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The Beggarstaff Brothers

I’ve written before (April 29, 2023) about how my love of art and interest in the art world began during my time serving with the Canadian Embassy in Washington D.C. (1975-77). At one point I even contemplated giving up my government sinecure and going into the art business, importing prints and posters of 20th century England into North America. Although that move never happened, neither my interest in art nor in this artistic period has ever waned.

My key roles in the Embassy focused on academic and cultural affairs, which brought me into contact with several private and public art galleries, especially ones who had taken an interest in Canadian art: Inuit art is always popular, and Charles Pachter (with his whimsical Queen on moose pictures, was in vogue at the time (mid-1970’s). During the celebration of the U.S. Bicentennial, the Embassy also hosted several major events to promote Canadian arts and culture.

During my lunch hours, I used to frequent a small private gallery near to the Embassy. I’d gotten to know the owner because of her interest in Canadian art. One day, amongst several other new acquisitions, I came across these two pictures for sale:

Poster for Rowntrees, 1900
Poster for the one-act play, Don Quixote at the Lyceum Theatre, London, 1896

Clearly, they were not Canadian, but, as the saying goes, although I knew nothing about the artists, the two pictures immediately “spoke” to me and I purchased both. They are, in fact, smaller versions of posters from the turn of the nineteenth century, part of an annual collection, called Les Maîtres de l’Affiche, put together by the French artist Jules Chérest and sold to subscribers over the 1895-1900 period.

I take as my authority on the subject of advertising posters the British art historian and art deco specialist, Bevis Hillier, who in 1969 produced an excellent history of this golden era of design:

Weidenfeld & Nicolson, London, 1969 (my US edition is by Stein and Day, New York)

Hillier considered the Beggarstaff Brothers “the finest posterists of this period.” (p. 105) They were not actually brothers but brothers-in-law who worked both together and separately, William Nicholson and James Pryde. I believe them to be the only English illustrators included by Chéret in his annual collection (two of over 100 artists, and only five times over the five years these collections were published), and, to my mind, their work stands alone in terms of style and quality. “What they achieved,” says Hillier, “is both revolutionary and peculiarly English, and its influence is still evident today.” (p. 105) Their clean lines, simplified design and use of silhouettes distinguish them from the majority of posters of the time, heralding the arrival of the art deco and art moderne eras of the 1920 – 1950 period.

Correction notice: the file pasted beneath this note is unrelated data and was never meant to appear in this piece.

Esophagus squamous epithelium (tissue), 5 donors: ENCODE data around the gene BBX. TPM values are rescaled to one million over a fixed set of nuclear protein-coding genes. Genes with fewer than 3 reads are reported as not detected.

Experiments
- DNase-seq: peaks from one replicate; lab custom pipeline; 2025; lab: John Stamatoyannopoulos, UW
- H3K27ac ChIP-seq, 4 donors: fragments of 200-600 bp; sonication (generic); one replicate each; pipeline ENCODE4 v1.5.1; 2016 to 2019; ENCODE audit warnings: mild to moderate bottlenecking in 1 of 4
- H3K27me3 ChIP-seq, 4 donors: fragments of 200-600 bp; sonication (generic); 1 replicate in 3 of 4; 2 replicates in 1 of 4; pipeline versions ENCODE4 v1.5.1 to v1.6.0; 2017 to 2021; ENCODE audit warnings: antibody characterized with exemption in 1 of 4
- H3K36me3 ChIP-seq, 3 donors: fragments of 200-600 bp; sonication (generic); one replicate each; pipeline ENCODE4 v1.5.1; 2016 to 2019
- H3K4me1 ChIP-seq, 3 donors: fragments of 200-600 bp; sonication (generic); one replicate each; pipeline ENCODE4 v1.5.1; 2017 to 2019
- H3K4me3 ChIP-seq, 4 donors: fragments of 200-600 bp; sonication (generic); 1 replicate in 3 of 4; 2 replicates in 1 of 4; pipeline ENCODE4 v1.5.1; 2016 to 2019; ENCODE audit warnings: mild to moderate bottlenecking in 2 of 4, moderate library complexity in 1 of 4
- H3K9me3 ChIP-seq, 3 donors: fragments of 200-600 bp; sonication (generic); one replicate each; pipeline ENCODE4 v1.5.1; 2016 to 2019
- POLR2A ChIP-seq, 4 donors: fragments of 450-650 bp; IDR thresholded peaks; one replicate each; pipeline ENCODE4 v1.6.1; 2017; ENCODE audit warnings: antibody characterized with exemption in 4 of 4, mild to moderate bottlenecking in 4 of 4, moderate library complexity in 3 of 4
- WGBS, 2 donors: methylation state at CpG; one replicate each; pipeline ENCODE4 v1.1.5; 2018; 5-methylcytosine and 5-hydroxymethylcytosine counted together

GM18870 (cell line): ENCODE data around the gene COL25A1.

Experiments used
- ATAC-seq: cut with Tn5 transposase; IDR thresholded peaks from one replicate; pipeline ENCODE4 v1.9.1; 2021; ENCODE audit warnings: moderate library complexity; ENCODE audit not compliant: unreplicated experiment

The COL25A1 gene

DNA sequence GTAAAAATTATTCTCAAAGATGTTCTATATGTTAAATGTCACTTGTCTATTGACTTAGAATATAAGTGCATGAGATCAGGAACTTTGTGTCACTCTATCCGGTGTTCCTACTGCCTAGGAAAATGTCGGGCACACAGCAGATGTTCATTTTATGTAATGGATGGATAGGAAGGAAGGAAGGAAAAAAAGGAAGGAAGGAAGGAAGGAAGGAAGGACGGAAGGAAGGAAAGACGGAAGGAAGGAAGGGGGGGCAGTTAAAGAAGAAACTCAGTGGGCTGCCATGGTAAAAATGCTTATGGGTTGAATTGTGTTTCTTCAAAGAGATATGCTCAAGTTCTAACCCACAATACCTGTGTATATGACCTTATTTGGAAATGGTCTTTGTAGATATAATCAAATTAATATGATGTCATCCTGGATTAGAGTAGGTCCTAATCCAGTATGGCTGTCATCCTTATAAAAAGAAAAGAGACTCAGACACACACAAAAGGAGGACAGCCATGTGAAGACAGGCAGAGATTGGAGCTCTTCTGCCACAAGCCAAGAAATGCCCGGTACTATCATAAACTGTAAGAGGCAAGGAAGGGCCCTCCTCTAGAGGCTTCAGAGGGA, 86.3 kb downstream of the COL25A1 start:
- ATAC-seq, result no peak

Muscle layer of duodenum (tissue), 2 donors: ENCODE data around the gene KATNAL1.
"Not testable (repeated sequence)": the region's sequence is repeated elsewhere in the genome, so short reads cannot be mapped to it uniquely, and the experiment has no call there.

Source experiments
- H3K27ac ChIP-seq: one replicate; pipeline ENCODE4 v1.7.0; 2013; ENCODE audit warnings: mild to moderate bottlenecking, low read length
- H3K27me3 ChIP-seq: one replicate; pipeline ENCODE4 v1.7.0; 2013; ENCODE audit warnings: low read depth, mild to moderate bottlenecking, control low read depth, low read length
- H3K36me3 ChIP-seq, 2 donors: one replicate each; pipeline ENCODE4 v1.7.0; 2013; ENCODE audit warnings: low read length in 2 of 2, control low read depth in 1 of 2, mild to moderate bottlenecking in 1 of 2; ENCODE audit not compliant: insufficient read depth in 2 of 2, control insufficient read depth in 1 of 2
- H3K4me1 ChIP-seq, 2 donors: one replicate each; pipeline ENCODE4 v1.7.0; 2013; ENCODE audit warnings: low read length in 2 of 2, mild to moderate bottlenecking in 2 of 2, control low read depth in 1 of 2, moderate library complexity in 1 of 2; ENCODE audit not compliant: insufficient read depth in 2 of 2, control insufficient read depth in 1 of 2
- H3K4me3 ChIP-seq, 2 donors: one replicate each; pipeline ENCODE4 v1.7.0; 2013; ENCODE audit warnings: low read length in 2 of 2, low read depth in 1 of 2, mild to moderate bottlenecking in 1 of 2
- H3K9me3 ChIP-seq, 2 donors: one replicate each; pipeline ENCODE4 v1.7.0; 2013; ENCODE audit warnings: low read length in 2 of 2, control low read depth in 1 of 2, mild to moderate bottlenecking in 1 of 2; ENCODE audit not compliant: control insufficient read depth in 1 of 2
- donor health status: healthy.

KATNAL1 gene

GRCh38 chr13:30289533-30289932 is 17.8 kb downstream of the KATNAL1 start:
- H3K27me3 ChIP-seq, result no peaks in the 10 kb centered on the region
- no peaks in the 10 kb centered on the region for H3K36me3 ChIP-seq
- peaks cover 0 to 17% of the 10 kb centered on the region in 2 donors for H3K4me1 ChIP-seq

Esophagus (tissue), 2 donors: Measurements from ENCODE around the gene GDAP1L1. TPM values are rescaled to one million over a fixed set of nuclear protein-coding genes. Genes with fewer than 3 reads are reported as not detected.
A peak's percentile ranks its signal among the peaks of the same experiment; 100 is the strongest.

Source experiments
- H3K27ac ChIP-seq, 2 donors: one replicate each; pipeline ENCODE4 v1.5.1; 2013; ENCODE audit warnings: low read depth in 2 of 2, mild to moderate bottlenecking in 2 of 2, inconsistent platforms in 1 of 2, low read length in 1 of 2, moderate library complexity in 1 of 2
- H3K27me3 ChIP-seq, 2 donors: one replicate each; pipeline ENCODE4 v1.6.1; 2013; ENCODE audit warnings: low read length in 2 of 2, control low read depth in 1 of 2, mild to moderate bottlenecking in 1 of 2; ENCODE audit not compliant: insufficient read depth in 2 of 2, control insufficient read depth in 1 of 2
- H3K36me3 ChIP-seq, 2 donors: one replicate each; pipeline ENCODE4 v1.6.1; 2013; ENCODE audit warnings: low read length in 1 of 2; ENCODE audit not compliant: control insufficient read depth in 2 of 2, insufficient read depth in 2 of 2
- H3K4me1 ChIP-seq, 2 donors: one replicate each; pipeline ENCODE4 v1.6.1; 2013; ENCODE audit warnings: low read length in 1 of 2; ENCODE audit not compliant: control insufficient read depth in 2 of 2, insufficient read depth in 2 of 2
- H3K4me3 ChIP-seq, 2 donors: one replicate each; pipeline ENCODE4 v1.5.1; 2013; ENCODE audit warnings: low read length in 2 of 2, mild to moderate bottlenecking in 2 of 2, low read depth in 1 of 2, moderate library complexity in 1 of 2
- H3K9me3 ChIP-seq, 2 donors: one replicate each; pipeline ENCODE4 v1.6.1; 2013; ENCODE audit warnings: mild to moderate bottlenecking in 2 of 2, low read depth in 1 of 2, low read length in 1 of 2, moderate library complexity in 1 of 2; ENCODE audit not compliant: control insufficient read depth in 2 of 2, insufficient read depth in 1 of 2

French posters of the turn of the century were dominated by the greats: Chérest, Toulouse-Lautrec and Mucha (those three combined for over 70 listings over those five years. Compare these following classics with the Beggarstaffs above:

Jules Chéret: Casino d’Enghien, 1890 in Hillier, (p.32)
Toulouse-Lautrec: L’Artisan Moderne, 1894 in Hillier, p. 52

Nicholson and Pryde eventually parted ways and, of the pair, Nicholson (1872-1949) went on to painting, writing, teaching and stage design, and greater fame and fortune. Here’s a sampling of some of the other things he worked on or produced :

  • illustrations for the original 1922 edition of The Velveteen Rabbit (it astounds me that this wonderful book is over 100 years old; my version is a reprint from 1991)
  • through a recommendation by James McNeil Whistler, Nicholson began to illustrate for the publisher Willian Heinemann; he produced five works: An Alphabet, An Almanac of Twelve Sports, Twelve Portraits, London Types and The Square Book of Animals.

One last vignette, and a bit of Canadian content to wrap up this story of an illustrator who so captured my interest: in 2018, one of Nicholson’s paintings was discovered in the storage vaults of the Canadian War Museum (CWM) in Ottawa. It was entitled Canadian Headquarters Staff and takes as its backdrop the destruction suffered by the town of Ypres, Belgium, where so many young Canadian soldiers died in the First World War. Here is the news item (Randy Boswell, Can West News Service), heralding the discovery. As the story goes, the 100-year old painting was never completed and never shown, but “rescued from oblivion” and now heralded as a “masterpiece”.

The portrait is described in the CWM catalogue as follows:

“This painting .. depicts five Canadian generals and one major of the First World War standing unposed in front of a mural of the bombed Ypres Cathedral and Cloth Hall. This unfinished painting originally commissioned by Lord Beaverbrook was quickly forgotten, only to be rediscovered in the vaults of the Canadian War Museum and later hailed as Nicholson’s finest work. Nicholson captured the officers in the moments before they sat for an official portrait. Unconventional for the officers’ less than heroic stance, it has been argued that Nicholson may have viewed his subjects with a measure of cynicism, possibly influenced by the death of his own son in the First World War.”

My interest in art, whetted in Washington, increased exponentially over time. I’ll have more detail on this evolution in the days to come.

Cover Photo: Beef-eater, the Tower, London Types, 1898. Photographer: Chris Watts